Folk mathematics can also mean informal mathematical practices, as used in everyday life or by aboriginal or ancient people. While modern mathematics emphasizes formal and strict proofs of all statements from given axioms, practices in folk mathematics are usually understood intuitively and justified with examples -- there are no axioms.
The study of folk mathematics is also known as ethno-cultural studies of mathematics.
Several ancient societies have built rather impressive mathematical systems and carried out complex and fragile calculations based on proofless "heuristic" or "practical" approaches: mathematical facts were accepted simply because they consistently allowed one to perform a desired task, not because they were logically derived from "obvious" truths. Empirical methods, as in science, provided the justification for a given technique.
Sophisticated commerce, engineering, calendar creation and the prediction of eclipses and stellar progression were quite accurately practiced by several ancient cultures, on at least three continents.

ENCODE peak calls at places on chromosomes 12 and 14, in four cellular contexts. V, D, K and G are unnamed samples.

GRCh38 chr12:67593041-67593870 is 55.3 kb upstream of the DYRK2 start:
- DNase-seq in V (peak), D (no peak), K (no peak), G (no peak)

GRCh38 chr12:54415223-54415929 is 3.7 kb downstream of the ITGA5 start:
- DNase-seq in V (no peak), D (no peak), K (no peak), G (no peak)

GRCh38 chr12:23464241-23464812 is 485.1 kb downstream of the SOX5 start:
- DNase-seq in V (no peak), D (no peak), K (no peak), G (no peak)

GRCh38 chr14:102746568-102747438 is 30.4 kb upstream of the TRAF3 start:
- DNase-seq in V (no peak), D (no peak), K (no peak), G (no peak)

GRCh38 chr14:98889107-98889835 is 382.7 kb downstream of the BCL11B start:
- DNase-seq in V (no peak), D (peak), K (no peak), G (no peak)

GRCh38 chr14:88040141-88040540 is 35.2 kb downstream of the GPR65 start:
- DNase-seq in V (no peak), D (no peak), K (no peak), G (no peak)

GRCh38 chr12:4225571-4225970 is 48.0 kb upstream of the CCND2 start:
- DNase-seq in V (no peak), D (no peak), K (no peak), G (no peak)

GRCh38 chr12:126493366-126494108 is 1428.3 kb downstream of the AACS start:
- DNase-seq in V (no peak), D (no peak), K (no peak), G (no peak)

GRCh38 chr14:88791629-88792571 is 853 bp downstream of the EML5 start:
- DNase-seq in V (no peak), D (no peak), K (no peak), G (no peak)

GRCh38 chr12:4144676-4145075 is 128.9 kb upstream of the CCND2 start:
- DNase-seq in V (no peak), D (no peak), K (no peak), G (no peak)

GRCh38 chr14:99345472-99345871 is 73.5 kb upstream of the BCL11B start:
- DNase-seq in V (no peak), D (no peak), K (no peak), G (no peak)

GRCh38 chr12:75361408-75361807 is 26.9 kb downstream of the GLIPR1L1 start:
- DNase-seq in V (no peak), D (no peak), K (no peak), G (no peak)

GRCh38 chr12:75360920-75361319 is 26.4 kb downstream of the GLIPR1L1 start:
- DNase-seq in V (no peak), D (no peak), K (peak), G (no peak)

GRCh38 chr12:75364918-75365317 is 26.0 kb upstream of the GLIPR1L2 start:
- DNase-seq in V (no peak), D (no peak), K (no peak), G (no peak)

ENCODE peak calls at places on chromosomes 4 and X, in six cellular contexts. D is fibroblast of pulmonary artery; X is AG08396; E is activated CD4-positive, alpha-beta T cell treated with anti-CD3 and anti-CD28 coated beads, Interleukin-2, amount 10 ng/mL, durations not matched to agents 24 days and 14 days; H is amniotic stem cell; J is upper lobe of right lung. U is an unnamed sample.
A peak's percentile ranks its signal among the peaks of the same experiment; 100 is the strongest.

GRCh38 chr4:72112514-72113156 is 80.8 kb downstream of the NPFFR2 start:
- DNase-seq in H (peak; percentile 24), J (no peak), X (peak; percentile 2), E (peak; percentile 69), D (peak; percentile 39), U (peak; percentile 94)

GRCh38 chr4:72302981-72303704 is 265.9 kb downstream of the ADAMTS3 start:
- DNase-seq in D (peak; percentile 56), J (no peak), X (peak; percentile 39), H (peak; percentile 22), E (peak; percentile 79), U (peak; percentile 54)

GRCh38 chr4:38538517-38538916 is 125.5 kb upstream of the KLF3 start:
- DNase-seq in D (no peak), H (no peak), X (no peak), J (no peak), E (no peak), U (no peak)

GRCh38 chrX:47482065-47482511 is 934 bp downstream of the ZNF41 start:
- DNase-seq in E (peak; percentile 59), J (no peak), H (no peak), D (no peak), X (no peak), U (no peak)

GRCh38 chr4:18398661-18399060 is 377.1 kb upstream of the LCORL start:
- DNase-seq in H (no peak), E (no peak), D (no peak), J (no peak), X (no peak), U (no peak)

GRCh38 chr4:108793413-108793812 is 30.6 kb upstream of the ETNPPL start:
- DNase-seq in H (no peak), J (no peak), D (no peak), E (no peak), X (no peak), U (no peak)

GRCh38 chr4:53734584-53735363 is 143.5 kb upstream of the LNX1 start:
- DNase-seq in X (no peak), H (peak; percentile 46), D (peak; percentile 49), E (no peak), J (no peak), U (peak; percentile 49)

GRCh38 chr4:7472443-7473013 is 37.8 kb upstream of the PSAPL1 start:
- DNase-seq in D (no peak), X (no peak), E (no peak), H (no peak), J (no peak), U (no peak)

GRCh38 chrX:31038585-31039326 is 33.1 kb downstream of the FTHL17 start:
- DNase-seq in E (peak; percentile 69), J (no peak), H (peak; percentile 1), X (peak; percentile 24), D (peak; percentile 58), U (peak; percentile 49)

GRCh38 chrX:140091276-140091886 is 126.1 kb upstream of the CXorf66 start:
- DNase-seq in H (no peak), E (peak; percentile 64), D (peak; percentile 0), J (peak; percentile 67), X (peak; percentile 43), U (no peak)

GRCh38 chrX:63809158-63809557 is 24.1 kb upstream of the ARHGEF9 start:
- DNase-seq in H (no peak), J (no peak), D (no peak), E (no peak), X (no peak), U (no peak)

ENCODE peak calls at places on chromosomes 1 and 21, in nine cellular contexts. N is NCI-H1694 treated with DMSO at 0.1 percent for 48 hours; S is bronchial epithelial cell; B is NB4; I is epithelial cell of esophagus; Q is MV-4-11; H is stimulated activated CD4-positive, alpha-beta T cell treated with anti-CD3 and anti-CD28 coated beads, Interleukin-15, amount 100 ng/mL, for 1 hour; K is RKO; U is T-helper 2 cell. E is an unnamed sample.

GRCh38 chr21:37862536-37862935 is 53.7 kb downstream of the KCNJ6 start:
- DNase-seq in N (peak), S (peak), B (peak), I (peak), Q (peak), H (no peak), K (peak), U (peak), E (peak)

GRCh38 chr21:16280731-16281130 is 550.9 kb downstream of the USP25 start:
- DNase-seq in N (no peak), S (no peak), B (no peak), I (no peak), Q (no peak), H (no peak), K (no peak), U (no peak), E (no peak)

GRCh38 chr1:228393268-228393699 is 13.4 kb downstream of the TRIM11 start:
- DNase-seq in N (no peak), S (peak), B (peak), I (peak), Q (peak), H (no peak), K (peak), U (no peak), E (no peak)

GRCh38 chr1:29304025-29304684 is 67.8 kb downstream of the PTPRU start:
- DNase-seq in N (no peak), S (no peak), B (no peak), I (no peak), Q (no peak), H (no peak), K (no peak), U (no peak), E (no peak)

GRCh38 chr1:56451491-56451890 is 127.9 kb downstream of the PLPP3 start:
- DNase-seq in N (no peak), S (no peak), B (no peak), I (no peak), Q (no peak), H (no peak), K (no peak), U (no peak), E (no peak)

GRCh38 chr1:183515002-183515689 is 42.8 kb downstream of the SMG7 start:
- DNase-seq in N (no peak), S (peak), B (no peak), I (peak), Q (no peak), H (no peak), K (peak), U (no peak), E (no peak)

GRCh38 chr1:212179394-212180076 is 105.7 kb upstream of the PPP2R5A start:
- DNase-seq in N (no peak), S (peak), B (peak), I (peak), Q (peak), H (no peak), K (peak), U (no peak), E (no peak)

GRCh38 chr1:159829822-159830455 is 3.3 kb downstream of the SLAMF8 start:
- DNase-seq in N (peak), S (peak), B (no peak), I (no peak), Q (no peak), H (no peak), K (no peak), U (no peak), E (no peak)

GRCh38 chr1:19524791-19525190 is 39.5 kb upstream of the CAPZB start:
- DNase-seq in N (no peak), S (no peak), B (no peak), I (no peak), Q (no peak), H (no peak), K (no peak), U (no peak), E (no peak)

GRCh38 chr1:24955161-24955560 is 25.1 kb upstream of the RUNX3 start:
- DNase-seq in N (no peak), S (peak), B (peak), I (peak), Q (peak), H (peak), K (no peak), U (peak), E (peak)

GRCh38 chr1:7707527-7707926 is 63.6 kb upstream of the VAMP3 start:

However, it is assessed that the inability to discern between statements given by inductive reasoning (as in approximations which are deemed "correct" merely because they are useful) to statements derived by deductive reasoning is a major characteristic of folk mathematics. Historically, this was also a significant drawback in the development of geometry in ancient Egypt, which was much later revised by Greek philosophers with the emergence of the modern mathematical practice of deductive logic.
Folk mathematics is of interest in anthropology and psychology as it casts light on the perceptions and agreements of other cultures. It is also of interest in developmental psychology as it reflects a naive understanding of the relationships between numbers and things. The field of naive physics is concerned with similar understandings of physics.
Both fields accept that modern peoples use folk mathematics and naive physics in everyday life, without really understanding (or caring) how mathematical and physical ideas were historically derived or studied in science.